Definition: A cooperative is an autonomous association of persons united voluntarily to meet their common economic, social and cultural needs and aspirations through a jointly-owned and democratically-controlled enterprise.

Values: Cooperatives are based on the values of self-help, self-responsibility, democracy, equality and solidarity. In the tradition of their founders, cooperatives believe in the ethical values of honesty, openness, social responsibility and caring for others.

Principles: The cooperative principles are guidelines by which cooperatives put their values into practice.

1st Principle: Voluntary and Open Membership. Cooperatives are voluntary organizations, open to all persons able to use their services and willing to accept the responsibilities of membership, without gender, social, racial, political or religious discrimination.

2nd Principle: Democratic Member Control: Co-operatives are democratic organizations controlled by their members, who actively participate in setting their policies and making decisions. Men and women serving as elected representatives are accountable to the membership. In primary co-operatives members have equal voting rights (one member, one vote) and co-operatives at other levels are also organized in a democratic manner.

3rd Principle: Member Economic Participation: Members contribute equitably to, and democratically control, the capital of their co-operative. At least part of that capital is usually the common property of the co-operative. Members usually receive limited compensation, if any, on capital subscribed as a condition of membership. Members allocate surpluses for any or all of the following purposes: developing their co-operative, possibly by setting up reserves, part of which at least would be indivisible; benefiting members in proportion to their transactions with the co-operative; and supporting other activities approved by the membership.

4th Principle: Autonomy and Independence: Co-operatives are autonomous, self-help organizations controlled by their members. If they enter into agreements with other organizations, including governments, or raise capital from external sources, they do so on terms that ensure democratic control by their members and maintain their co-operative autonomy.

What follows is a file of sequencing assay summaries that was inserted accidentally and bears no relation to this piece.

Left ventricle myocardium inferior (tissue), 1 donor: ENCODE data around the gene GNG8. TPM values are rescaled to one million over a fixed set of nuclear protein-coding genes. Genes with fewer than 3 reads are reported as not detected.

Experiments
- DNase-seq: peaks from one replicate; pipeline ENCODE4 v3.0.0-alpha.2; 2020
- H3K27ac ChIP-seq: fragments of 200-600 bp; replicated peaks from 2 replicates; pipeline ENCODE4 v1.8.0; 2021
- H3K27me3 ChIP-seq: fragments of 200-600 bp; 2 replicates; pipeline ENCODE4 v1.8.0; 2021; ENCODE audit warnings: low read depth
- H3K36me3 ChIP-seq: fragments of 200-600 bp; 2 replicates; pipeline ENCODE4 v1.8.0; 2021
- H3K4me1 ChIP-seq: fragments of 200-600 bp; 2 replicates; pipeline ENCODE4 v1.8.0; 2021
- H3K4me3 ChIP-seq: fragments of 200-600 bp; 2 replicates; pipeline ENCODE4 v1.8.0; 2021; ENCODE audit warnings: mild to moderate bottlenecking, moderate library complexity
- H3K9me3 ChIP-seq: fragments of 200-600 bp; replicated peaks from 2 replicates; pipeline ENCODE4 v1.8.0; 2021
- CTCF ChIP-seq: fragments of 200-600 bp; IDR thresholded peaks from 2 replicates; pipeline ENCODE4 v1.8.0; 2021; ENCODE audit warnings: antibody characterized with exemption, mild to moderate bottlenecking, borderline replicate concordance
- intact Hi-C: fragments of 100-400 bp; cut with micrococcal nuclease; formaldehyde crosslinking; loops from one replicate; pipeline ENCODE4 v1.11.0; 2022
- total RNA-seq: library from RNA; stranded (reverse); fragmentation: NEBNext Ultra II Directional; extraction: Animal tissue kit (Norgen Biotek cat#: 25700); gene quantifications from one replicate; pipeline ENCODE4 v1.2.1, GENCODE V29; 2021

5th Principle: Education, Training and Information: Co-operatives provide education and training for their members, elected representatives, managers, and employees so they can contribute effectively to the development of their co-operatives. They inform the general public – particularly young people and opinion leaders – about the nature and benefits of co-operation.

6th Principle: Co-operation Among Co-operatives: Co-operatives serve their members most effectively and strengthen the co-operative movement by working together through local, national, regional and international structures.

7th Principle: Concern for Community: Co-operatives work for the sustainable development of their communities through policies approved by their members.


The co-operative emblem


  • The pine tree is the ancient symbol of endurance, fecundity, and immortality.
  • These are the qualities that we see in Co-operation.
  • In the old Egyptian, Persian and Indian mythology, the pine tree and its symbol,
  • the pine cone are found typifying life and the perpetuation of life.
  • The hardy pine symbolizes the enduring quality of Co-operation.
  • More than one pine tree is used to represent the mutual Co-operation necessary.
  • The trunks of the pine tree are continued into the roots which form a circle.
  • The circle is another ancient symbol of eternal life. It typifies that which has no end.
  • The circle in this emblem represents also the world, the all-embracing cosmos of which
  • Co-operation is a part and which depends for its existence upon Co-operation.

“Of course, it’s not easy to do things for yourself, as you must in a cooperative. You would be asked to discuss matters of policy, you would be called upon for opinions, for recommendations. Your vote would mean something.”

Murray D. Lincoln

“Cooperation means concert for the diffusion of wealth. It leaves nobody out who helps to produce it. It touches no man’s fortune. It seeks no plunder, it causes no disturbance in society…it contemplates no violence, it subverts no order…It accepts no gift nor asks any favor, it keeps no terms with the idle and it will break no faith with the industrious…It means self-help, self-dependence and such share of the common competence as labor shall earn or thought can win…”

George Jacob Holyoake
London, England – 1885